Hitler could have been stopped during the Rhineland crisis, during the Anschluss, and in Czechoslavakia, given the paucity and vulnerbality of the late 1930s Panzers. But he gambled that the French and U.K. were far more traumatized as winners in the Great War’s killing fields than were the defeated Germans.
What is the point of this pop historicizing?
Like it or not, the fragile postwar order was largely enforced by the U.S. and its Western allies, along with a general understanding that the ‘system’ had allowed a Russia, China, or the Gulf monarchies to thrive through maintenance of the “rules”. We spent trillions because we thought it cheaper for us and the world than what started in 1914 and 1939. And we were largely right.
There was a general recognition among unhinged regimes — a Cuba, Saddam’s Iraq, a Libya, a North Korea, a Syria, Venezuela — that regional aspirations were, well, contained. Redlines were everywhere — Taiwan was sacrosanct; so was South Korea. Israel would not be destroyed. Europe would not face a Russian invasion. And so on. A Khrushchev, Brezhnev, Mao, Kim Il-sung, Gaddafi, Arafat, etc. would be “corralled” and not allowed to destroy the Western-inspired global order.
Not now. Ever so insidiously in just a year, with the best intentions, the President, driven by narcissism, fueled by post-Enlightenment ignorance, is undermining old-fashioned deterrence. Chavez may have called Bush a “devil” and he may appreciate his handshakes with Obama, but an “incident” along the Colombian border is now more, not less likely.
Call him pathetic (he is), but Chavez has visions of a unified South America, communist, totalitarian, and with himself as titular head. He need not invade and occupy Colombia, only bully it, shoot a bit, humiliate it, anything to show his neighbors that he is a little crazy, mean, unpredictable, and worth kowtowing to. He thinks either that Obama will do nothing or cannot do anything, or perhaps contextualizes Chavez’s own socialist indigenous grievances against “them.”
Ditto that soon most everywhere. We bow to the Chinese and think, “Wow, our Harvard Law Review, outside-the-key-three-pointer shooter, looks great as he breezily strides through the majestic hallways and handles his Q&A in full campaign mode.”
They in turn review his apology tours, dithering on Afghanistan, his bows, his trashing of Bush, his past demagoguery of the Iraq war and prior anti-terrorism protocols, his efforts to be liked, and always the soaring debt, and think “Wow, it’s soon time to make some regional readjustments and then remind old U.S. friends and allies, that we, unlike America, are terrible people to have as enemies, but rather loyal and devout friends.”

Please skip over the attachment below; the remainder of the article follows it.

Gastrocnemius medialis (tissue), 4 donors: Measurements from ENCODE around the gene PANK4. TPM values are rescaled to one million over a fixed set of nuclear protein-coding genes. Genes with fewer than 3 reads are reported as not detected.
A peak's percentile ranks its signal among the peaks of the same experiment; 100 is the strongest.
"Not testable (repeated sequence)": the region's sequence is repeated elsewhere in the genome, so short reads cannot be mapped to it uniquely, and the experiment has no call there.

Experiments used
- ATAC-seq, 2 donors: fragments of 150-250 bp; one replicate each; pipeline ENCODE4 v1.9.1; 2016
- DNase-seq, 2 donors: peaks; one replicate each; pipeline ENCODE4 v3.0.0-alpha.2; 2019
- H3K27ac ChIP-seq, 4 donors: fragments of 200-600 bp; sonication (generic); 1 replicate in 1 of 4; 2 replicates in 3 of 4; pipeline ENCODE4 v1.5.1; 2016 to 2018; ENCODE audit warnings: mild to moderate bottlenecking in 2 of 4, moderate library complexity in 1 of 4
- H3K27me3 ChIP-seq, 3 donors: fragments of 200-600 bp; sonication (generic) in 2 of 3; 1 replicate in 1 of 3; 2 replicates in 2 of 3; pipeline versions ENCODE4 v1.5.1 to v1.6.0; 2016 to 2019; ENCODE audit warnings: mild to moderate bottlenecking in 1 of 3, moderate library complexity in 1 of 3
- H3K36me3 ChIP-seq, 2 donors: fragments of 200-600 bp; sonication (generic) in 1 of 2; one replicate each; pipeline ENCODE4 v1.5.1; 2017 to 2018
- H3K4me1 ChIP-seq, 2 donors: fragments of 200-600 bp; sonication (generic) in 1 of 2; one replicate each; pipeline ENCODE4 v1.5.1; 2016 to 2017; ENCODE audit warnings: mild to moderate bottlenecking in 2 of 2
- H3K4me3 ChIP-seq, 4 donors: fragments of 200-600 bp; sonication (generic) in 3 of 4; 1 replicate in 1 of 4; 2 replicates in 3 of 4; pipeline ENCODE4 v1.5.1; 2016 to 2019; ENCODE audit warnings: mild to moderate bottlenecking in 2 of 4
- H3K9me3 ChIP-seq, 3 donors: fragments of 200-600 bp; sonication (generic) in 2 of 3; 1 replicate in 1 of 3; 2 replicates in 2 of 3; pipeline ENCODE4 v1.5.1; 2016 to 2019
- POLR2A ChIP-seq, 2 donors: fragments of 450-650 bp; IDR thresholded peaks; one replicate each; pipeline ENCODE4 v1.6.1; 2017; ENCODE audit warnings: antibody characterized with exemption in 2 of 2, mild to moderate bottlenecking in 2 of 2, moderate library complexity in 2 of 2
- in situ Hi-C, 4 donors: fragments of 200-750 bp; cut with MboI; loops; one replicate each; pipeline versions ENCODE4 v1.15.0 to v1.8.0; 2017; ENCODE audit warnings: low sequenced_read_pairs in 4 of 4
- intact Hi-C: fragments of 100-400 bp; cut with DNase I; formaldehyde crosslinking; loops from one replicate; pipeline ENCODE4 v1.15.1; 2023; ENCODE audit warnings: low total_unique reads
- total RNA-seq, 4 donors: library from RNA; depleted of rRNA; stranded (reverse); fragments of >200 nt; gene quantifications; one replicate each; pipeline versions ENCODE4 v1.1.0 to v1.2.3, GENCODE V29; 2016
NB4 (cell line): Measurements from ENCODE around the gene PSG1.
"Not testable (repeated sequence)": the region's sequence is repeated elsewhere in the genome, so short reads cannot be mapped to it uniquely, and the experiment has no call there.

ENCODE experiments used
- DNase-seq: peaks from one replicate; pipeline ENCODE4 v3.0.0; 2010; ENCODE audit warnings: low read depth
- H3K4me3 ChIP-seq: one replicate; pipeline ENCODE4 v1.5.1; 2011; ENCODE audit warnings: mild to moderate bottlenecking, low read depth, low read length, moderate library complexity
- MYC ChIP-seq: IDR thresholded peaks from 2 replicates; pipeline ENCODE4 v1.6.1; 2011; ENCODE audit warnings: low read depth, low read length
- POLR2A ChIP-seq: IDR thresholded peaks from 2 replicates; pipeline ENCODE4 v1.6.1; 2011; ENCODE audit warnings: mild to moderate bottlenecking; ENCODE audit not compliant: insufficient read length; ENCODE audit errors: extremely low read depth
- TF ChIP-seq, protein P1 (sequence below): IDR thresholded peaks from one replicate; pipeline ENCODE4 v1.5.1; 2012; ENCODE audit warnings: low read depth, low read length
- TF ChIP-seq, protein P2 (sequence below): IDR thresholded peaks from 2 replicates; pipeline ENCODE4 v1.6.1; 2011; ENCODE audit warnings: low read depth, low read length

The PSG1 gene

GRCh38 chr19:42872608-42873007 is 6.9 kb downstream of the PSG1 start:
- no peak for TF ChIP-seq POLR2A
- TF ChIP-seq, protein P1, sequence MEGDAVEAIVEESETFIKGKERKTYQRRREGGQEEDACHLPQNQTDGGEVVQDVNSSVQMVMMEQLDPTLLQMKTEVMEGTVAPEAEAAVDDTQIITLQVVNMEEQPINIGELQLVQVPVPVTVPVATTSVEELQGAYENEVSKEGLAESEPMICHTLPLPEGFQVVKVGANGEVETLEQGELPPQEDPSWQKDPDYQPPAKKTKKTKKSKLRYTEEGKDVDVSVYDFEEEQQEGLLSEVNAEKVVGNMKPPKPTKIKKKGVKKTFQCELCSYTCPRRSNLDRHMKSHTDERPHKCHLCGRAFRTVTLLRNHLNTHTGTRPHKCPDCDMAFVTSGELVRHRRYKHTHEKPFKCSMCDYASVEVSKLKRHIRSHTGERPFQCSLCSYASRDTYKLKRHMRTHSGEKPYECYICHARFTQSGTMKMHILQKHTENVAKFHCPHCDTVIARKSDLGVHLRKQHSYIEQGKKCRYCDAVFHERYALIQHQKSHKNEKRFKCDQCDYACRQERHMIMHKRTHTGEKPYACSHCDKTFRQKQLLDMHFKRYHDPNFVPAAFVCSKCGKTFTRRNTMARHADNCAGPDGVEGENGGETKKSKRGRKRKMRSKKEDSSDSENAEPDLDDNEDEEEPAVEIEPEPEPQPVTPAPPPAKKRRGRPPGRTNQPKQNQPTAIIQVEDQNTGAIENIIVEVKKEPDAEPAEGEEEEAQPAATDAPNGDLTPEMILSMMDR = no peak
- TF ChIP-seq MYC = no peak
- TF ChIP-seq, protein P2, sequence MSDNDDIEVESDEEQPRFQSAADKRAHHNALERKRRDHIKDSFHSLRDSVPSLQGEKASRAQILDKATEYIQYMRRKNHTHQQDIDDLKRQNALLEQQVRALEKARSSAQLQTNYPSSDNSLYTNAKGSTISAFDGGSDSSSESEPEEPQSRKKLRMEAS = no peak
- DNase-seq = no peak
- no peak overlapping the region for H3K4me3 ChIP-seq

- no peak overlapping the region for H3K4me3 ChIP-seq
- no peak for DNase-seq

1979 On the Horizon
So I think we are going to see soon some regional flare-ups, minor in themselves, but terribly important as the world pauses to gauge the U.S. reaction. Syria and Iran feel liberated and think they can act with impunity. Turkey is an emerging regional hegemon. I would not want to be a former Soviet republic — at least if I were consensually governed, pro-Western, and democratic.
If I were in Manila, I’d start learning Chinese; if in Tokyo, I’d think about massive rearmament. I would not wish to be in NATO if east of Berlin — “allies” in the West would (cf. 1939) stay theoretic and distant, enemies would be concrete and proximate.
The survival of Israel now depends on its pilots and missiles, not on any guarantees from the U.S. In today’s currency, what we guarantee is worth about as much as U.S treasury bills, or promises of missile defense for Eastern Europe. If I were an Israeli, I’d either pray for the skill and audacity of the nation’s Air Force pilots, or begin cultivating India, Russia, and China, or that and more.
The problem with all this pessimistic view of human nature is that our elite and anointed smirk at it. They seem to say, “Tsk, tsk, we are 21st-century, Ivy-Leaguers in the postmodern age. The world is no longer like it was in 1914.” I explained all this in my latest piece in Foreign Affairs. “Cell phones and the World Court are the order of the day, not Neanderthal notions of something called ‘appeasement’”. But does anyone think human nature has changed since the Greeks due to improved diet, or that brain chemistry has altered with video games?
A Cautionary Tale
Obama inherited, he did not make the rules — whether he thinks he can hope-and-change them away or not.
He can read all the Paul Krugman’s essays he wants that swear that deficits don’t matter that much, or the borrowing is too small, or that the mega-creditor always supposedly has leverage over the lender (reader: would you rather owe a million or be owed a million?), but that does not make a soon to be $20 trillion dollar debt go away.
Such fantasy does not mean interest rates won’t climb to 5-6% and more, and does not mean that we soon will not be paying a $1 trillion a year in interest to pay back what we owe.
The President can Van-Jones the energy question all he wants, in soaring tones bellowing out “solar, wind, and millions of new green jobs!” But that does not mean that, when the global recovery begins, oil won’t go back to $100 plus a barrel. Indeed, our import tab will grow by leaps and bounds in direct proportion to the new gas and oil we find that remains off limits here at home.
And, yes, again, we can give 100 Cairo speeches, back flip even, apologize to the world for being mean to blacks, Indians, Hispanics, Europeans, Japanese, women, birds, plants, butterflies, whatever. And still an Ahmadinejad, a Chavez or a Putin will not be impressed.
With Bush’s first-term swagger, he may have made things unpopular for America among the masses. But his enemies knew that he would do what it takes to protect the U.S. His friends abroad assumed that the more they hated him publicly, the more privately they counted on his support in extremis.
Now? The more the masses hail Obama, the more overseas elites in private shudder that they are on their own.
And, of course, they are.
©2009 Victor Davis Hanson"